As I bypass my would-be two year anniversary of sobriety I find myself recovering from another relapse. I didn’t fall off the wagon slamming tequila, snorting everything on offer, collapsing in a room of relative strangers after a three day binge in which I spent my rent, lost a stone and had some pretty terrifying hallucinations. This time. No. It was more of a slow recline edging gently backwards into unhelpful behaviour, foggy uncertainty and negative thought patterns pointing me in the direction of the road that leads to scenario A.
When I made a conscious decision to give up alcohol, drug taking and smoking all together it wasn’t because I had lost everything and woke up by the side of the road as the stereotypical drug addict or alcoholic is so often depicted. I had experienced many a worse state in my 18 years of on again off again binging than the one I was in on the morning I chose to purge. I got sober because I recognised my pattern. I may not have been addicted to heroin and living in a dumpster but I definitely had the potential.
My habits had become unmanageable, this wasn’t the first time and it had been happening since I was a teenager. Although I had lived periods of my life relatively sober and drug free, the one-off party that I would inevitably attend instead of being just a fun night out would turn into a lifestyle change resulting in bad choices, poor health and unhappiness. I was not proud of my behaviour, felt incapable of stopping it and wanted my life to be different.
The waterfall from one glass to a bottle, one spliff to five and one line to midday was drowning me.
So I did stop. With a great deal of will power, tears and sweet-eating I pushed through the first few months. I started doing yoga and meditating, made positive changes to my life and was headed toward the road I wanted to be on.
If I’m honest the first relapse was a few months in and there have been several. My most recent spiral into alcohol and drug abuse that resulted in the decision to get properly clean and sober had begun years before and was linked to a relationship. Another pattern of mine I now realise. Whether this is about shifting blame, an inability to say no or an easy means of accessing my drug of choice I’m not quite sure but I certainly have a history of relationships with men that aid my drug and alcohol use. This is definitely something I need to work on.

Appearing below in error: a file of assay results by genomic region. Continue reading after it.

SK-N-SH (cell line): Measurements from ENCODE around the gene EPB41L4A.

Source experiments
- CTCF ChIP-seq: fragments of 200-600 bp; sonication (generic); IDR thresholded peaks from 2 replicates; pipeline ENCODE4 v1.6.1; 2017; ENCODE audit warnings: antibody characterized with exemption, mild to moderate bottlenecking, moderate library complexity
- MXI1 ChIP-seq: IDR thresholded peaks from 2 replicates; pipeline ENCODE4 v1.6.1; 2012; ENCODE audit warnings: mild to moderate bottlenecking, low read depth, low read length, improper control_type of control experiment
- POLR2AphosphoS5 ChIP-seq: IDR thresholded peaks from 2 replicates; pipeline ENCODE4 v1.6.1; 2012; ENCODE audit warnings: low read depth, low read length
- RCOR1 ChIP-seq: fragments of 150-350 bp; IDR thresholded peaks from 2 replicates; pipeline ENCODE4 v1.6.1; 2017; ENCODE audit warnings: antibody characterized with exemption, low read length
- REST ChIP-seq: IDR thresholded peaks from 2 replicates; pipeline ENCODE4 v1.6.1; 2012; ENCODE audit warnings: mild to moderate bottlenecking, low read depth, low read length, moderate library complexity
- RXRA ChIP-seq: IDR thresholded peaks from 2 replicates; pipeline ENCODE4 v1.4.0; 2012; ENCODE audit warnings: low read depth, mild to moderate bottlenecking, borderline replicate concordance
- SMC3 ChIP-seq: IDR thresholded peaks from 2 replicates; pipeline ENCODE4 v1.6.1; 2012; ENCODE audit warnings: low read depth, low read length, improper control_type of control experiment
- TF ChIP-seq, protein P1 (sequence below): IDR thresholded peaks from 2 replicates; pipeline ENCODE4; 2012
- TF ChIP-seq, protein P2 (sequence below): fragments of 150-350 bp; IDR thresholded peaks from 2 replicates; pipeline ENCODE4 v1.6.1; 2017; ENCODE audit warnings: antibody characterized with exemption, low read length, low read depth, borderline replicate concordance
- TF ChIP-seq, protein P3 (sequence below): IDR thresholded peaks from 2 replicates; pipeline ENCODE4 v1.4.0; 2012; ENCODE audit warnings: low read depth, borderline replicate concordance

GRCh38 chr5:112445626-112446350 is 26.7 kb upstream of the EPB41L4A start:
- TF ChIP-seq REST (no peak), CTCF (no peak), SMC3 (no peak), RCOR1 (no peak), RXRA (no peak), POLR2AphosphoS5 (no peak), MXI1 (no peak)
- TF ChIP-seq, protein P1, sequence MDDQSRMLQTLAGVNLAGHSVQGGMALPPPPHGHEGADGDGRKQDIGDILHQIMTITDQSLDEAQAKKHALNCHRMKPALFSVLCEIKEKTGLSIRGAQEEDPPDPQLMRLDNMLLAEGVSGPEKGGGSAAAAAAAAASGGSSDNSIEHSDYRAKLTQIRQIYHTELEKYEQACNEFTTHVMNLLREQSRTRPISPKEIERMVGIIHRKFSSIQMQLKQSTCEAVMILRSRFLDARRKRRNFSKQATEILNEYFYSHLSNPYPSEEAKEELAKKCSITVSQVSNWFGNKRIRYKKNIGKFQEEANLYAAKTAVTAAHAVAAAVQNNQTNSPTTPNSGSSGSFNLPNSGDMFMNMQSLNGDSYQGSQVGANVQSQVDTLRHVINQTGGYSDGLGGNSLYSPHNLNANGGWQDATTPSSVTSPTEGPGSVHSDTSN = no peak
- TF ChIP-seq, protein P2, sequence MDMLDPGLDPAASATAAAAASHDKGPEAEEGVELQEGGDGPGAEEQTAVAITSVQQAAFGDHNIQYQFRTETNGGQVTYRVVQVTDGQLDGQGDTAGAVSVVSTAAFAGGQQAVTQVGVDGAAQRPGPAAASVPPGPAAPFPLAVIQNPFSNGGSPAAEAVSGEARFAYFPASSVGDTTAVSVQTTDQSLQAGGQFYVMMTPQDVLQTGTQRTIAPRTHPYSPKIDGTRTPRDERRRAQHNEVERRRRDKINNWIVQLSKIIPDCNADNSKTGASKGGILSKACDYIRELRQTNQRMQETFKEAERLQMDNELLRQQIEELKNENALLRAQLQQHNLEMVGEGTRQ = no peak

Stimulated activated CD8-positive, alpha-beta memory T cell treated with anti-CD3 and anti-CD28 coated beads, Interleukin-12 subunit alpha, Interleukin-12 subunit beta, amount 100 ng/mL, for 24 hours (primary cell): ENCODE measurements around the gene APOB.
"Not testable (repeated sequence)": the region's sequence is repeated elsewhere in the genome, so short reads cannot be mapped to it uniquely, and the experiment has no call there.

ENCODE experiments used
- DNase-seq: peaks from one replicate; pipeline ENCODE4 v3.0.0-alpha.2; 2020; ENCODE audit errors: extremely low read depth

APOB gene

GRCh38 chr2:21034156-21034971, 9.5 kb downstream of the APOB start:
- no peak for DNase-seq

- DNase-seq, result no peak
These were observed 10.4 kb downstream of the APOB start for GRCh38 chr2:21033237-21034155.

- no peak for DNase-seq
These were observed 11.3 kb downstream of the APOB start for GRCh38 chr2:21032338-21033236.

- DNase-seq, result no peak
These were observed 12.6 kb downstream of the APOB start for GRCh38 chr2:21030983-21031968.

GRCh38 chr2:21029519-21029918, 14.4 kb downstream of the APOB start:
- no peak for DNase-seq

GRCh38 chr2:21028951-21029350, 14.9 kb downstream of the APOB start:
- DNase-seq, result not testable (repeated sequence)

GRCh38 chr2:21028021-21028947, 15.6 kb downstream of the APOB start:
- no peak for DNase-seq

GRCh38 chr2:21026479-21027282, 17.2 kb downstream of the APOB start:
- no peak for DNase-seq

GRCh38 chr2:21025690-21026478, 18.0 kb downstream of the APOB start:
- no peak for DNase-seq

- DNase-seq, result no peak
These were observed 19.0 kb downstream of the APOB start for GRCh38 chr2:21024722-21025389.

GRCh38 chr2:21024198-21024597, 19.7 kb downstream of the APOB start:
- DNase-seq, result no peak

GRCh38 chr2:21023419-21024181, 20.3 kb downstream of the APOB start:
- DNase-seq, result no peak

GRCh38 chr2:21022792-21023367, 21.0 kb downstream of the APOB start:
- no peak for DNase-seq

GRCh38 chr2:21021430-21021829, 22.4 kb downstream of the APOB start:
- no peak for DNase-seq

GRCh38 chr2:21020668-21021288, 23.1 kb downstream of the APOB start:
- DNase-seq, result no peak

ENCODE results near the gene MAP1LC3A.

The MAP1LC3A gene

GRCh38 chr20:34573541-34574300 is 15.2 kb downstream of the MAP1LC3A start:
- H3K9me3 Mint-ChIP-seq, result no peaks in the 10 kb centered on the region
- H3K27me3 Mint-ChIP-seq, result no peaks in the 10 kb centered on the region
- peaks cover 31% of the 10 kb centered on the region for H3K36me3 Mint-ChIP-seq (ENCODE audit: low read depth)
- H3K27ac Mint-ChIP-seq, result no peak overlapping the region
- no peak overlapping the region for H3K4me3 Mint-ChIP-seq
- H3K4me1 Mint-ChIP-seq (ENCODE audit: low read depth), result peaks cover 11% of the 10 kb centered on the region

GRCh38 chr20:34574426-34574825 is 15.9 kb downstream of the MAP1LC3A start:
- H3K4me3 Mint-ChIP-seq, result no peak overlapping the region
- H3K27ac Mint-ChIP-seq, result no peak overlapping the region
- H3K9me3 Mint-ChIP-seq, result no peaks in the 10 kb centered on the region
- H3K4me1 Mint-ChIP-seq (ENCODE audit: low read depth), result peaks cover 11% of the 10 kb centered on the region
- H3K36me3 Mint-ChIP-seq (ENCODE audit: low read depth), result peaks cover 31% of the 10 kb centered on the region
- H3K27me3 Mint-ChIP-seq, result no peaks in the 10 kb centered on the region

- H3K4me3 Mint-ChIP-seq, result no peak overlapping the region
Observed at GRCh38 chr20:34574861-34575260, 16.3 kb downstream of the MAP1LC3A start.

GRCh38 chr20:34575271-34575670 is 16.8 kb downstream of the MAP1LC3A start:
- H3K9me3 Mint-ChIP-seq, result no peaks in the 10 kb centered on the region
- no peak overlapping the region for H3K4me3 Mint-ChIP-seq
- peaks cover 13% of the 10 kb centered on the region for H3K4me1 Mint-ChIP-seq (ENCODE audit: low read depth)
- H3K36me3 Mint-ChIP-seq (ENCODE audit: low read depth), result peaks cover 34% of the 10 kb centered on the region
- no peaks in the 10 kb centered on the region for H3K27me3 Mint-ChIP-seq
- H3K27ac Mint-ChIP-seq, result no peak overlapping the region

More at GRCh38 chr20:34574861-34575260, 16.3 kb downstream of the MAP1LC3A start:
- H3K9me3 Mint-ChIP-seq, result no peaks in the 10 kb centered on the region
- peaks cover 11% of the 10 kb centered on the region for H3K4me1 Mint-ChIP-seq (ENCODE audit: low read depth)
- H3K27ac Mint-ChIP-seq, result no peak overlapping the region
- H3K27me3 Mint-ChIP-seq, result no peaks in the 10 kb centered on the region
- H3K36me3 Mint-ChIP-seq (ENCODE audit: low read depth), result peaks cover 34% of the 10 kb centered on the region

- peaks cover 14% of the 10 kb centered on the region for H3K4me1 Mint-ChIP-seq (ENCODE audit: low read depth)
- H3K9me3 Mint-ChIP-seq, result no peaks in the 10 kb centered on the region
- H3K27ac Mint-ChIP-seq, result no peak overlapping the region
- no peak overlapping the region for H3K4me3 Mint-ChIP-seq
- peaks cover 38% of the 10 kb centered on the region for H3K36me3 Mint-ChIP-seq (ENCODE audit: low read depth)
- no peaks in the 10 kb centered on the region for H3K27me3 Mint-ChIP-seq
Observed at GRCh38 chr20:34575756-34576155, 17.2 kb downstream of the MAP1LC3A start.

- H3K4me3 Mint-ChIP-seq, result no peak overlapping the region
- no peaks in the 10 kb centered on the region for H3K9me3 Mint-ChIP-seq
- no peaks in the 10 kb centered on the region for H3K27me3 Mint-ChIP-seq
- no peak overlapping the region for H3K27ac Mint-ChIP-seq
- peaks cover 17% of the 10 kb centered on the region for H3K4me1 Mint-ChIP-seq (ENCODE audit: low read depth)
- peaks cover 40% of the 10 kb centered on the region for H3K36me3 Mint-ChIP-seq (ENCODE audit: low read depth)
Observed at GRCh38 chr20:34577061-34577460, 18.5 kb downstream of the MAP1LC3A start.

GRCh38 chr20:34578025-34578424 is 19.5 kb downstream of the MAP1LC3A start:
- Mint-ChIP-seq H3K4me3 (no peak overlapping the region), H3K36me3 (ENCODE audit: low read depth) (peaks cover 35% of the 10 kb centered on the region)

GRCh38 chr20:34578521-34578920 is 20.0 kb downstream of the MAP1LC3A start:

Boundaries and choices.
The relationship has been fraught with trauma, based on binges and never-ending in the sense that it was always ending. Essentially we’ve been breaking up every few months now for six years. And even after I got clean and sober the relationship pattern continued. I was still not able to detach even though he uses drugs and more importantly smokes weed. And no matter how much it’s fucked me up in the past, makes me paranoid, anxious, concave and insular; if someone is smoking weed I want it to.
At no point did I set a boundary. I never said don’t do that here, in my room and I never left the room either. I convinced myself I could be around it, inhaling it even though I knew deep down that wasn’t the case. Someone said to me a few months ago that if you keep going to the barbers eventually you’ll get your hair cut and I can confirm that is definitely the case. It starts with the occasional pull on a spliff. Then I’m finishing his. Then asking for my own so I can end the evening smoking weed alone in bed as I have spent so many years of my life. Then I’m checking the ashtray, searching for remnants, scratching about. Each time it happens this way. And ten weeks later the inevitable break up happens and I am relieved that I can stop.